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Social Media Optimization

Social Media Optimization (SMO) is a part of Social Media Marketing (SMM), but it is not the same as SMM. While SMM canvases the entire consumer landscape, SMO targets only those areas that are beneficial to the business and receptive to the message being conveyed. Because SMO focuses on specific consumer areas, it is imperative that appropriate tactics and marketing campaigns be utilized. This ensures a savings of time and resources, and helps retain brand credibility.

There are several benefits of SMO, namely, improved reputation, increased sales, a larger number of page views, brand recognition, decreased bounce rates, etc. While these benefits can also be evidenced via Search Engine Optimization (SEO), SMO allows businesses to rely on more than just the search engines alone. By adding SMO to SEO, businesses introduce the human element into their name, and thus thrive from even greater brand recognition, sales, and web traffic. SMO and SEO work synergistically, enhancing each other with regards to both SERP and SM rankings.

However, in order to achieve these benefits, an optimization strategy must be put in place. A typical strategy begins with the following five questions, and each question must be answered correctly if SMO is to succeed. Tactics on how to answer each question correctly are also provided.

1. What is the goal of the Social Media Optimization?

SMO should always have a clear and defined goal, whether it is to generate product awareness, increase sales, or improve customer opinion. If possible, the goal should not only be qualitative but also quantitative (i.e., 30% increase in product sales).

2. What are the consumer demographics for the products being marketed? In other words, who is using (or likely to use) these products?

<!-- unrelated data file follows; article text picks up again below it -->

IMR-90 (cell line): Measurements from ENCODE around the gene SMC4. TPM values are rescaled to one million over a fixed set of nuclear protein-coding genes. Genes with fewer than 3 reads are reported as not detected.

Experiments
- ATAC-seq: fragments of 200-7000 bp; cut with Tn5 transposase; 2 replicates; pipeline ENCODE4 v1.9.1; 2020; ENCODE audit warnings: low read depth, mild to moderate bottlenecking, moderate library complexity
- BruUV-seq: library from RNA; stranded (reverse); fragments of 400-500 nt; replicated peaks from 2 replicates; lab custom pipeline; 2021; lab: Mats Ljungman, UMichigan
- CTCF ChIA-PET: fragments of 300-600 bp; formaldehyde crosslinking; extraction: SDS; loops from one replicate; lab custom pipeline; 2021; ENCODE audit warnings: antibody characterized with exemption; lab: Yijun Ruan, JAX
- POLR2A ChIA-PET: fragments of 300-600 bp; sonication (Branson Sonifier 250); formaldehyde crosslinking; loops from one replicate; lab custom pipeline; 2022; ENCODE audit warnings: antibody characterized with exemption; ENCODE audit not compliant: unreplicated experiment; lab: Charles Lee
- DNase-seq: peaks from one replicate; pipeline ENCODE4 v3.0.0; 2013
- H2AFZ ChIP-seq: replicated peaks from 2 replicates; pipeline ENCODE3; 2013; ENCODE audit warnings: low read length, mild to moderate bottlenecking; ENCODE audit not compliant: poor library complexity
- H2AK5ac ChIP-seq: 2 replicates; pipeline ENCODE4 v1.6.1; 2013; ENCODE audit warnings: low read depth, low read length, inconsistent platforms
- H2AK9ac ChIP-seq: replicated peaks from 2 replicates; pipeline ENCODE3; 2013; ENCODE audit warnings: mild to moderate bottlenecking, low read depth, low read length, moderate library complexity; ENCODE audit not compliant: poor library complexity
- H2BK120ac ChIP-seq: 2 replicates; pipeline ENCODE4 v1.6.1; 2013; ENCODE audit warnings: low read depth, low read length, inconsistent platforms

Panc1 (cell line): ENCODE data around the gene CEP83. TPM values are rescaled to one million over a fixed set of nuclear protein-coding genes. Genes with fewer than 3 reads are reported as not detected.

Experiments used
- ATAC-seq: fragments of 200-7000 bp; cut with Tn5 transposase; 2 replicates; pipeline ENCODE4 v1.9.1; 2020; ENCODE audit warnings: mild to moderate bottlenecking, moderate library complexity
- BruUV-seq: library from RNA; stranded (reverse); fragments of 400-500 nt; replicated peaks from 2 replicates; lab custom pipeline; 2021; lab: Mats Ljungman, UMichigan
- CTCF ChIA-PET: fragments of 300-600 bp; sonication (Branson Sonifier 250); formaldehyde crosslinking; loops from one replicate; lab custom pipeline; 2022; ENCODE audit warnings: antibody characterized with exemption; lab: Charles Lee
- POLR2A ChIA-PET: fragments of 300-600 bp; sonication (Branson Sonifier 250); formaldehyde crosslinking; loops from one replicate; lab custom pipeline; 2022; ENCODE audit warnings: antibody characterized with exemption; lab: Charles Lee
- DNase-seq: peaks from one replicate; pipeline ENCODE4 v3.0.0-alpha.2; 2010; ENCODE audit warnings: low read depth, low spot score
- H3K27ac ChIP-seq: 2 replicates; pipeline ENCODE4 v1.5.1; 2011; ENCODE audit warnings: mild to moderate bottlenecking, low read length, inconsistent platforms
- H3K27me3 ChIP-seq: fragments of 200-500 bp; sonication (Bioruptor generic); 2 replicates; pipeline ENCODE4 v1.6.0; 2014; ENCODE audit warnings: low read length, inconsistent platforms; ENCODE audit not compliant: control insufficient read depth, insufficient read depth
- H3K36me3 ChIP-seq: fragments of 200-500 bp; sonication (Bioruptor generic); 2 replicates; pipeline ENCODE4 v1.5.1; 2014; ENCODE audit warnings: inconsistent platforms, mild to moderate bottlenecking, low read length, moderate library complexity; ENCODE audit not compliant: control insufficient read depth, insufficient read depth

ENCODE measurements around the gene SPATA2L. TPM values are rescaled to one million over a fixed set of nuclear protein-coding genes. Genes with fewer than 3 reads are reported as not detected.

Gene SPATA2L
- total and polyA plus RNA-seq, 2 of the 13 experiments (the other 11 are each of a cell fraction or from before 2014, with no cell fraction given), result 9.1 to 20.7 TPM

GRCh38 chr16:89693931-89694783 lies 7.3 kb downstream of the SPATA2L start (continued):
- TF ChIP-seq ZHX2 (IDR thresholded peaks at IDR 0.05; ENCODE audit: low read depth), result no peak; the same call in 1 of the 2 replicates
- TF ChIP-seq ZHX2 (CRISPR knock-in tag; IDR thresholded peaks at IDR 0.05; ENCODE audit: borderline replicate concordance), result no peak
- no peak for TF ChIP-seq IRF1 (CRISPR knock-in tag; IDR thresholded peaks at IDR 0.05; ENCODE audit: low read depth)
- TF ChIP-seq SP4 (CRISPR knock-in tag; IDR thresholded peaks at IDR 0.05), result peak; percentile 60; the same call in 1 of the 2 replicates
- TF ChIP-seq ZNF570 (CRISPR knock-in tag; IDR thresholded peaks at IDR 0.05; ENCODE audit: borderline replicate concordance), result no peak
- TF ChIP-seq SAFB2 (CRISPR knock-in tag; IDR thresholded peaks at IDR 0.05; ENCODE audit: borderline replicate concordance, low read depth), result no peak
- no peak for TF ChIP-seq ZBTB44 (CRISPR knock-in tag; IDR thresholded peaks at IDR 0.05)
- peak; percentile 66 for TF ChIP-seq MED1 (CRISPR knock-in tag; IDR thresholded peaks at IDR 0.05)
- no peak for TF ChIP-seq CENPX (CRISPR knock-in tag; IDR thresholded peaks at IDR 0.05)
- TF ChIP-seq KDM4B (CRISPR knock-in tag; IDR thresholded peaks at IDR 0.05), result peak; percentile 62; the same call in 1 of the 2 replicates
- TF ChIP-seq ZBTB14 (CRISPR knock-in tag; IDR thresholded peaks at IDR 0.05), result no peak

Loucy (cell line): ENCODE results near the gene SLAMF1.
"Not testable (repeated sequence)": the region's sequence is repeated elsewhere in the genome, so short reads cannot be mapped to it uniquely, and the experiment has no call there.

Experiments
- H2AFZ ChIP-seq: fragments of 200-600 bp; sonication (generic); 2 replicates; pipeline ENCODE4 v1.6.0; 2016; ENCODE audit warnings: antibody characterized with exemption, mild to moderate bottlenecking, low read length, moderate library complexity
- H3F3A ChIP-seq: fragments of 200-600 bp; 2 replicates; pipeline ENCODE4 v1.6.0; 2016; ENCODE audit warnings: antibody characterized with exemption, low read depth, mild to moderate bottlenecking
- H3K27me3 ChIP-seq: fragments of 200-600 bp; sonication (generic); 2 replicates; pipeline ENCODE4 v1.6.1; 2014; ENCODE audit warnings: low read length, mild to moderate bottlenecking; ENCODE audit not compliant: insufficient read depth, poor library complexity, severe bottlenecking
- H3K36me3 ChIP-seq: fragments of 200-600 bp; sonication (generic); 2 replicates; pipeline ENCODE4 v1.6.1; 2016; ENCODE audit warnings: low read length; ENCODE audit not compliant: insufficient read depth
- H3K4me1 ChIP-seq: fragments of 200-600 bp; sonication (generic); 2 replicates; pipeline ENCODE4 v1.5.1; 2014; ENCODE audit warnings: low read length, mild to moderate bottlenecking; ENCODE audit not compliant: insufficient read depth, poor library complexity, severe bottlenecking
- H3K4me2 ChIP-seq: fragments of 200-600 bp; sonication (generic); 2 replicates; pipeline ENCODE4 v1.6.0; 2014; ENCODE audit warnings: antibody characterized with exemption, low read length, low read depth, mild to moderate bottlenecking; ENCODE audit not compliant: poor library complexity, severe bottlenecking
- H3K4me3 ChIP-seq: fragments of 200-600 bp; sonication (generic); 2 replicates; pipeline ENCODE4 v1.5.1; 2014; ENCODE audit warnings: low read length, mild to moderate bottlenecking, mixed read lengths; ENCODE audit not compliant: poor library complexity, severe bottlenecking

Ideally, this information should already be known through product and customer surveys. However, in the event that the products have not yet launched, it is imperative that some theoretical consumer data be gathered. Sometimes, product analysis is straight forward (young adult magazines will most likely be read by young adults), while in other instances, additional research is required (high-speed blenders might be purchased by wives, hospitals, and bartenders).

3. Where in the Social Media landscape do target consumers reside so that the marketing message can reach them?

Arguably, this might be one of the most time-consuming aspects of SMO, especially if one is not very familiar with SM. There are at least six major SM outlets, including those dedicated to social networking (Facebook, MySpace), photos (Flickr), bookmarking (Digg), articles (eZines), user generated content (Ciao), and videos (YouTube). There is a plethora of sites dedicated to each major SM outlet, with each site serving a specific consumer demographic. Unless one has expert knowledge of SM outlets and can identify the predominant consumer market for each major outlet, such a task may best be left to professional SMO service vendors.

4. How should the message be designed and how should it be delivered?

Once the appropriate SM outlets and individual web sites have been chosen, a marketing campaign can begin. This campaign should still employ target keywords, quality content, and be optimized for search engines. However, the marketing message needs to engage the readers' interest and be unique in some way. Since search engine bots are not the only "eyes" that will be scanning this content, the advertising campaign will have to engage consumers on a personal level, making them want to interact with its message and share it with others. Also, it is important that the marketing campaign not be viewed as "spam" by SM users. Spamming, either real or perceived, will quickly result in the company being banned from the SM community.
5. How will consumer response be measured?
Once the marketing campaign has been launched, consumer response needs to be measured and analyzed. In this way, future campaigns can be improved upon for even better consumer interest, improved sales, etc. Surveys, product reviews, and incentive programs are some of the methods that may be used to obtain feedback.

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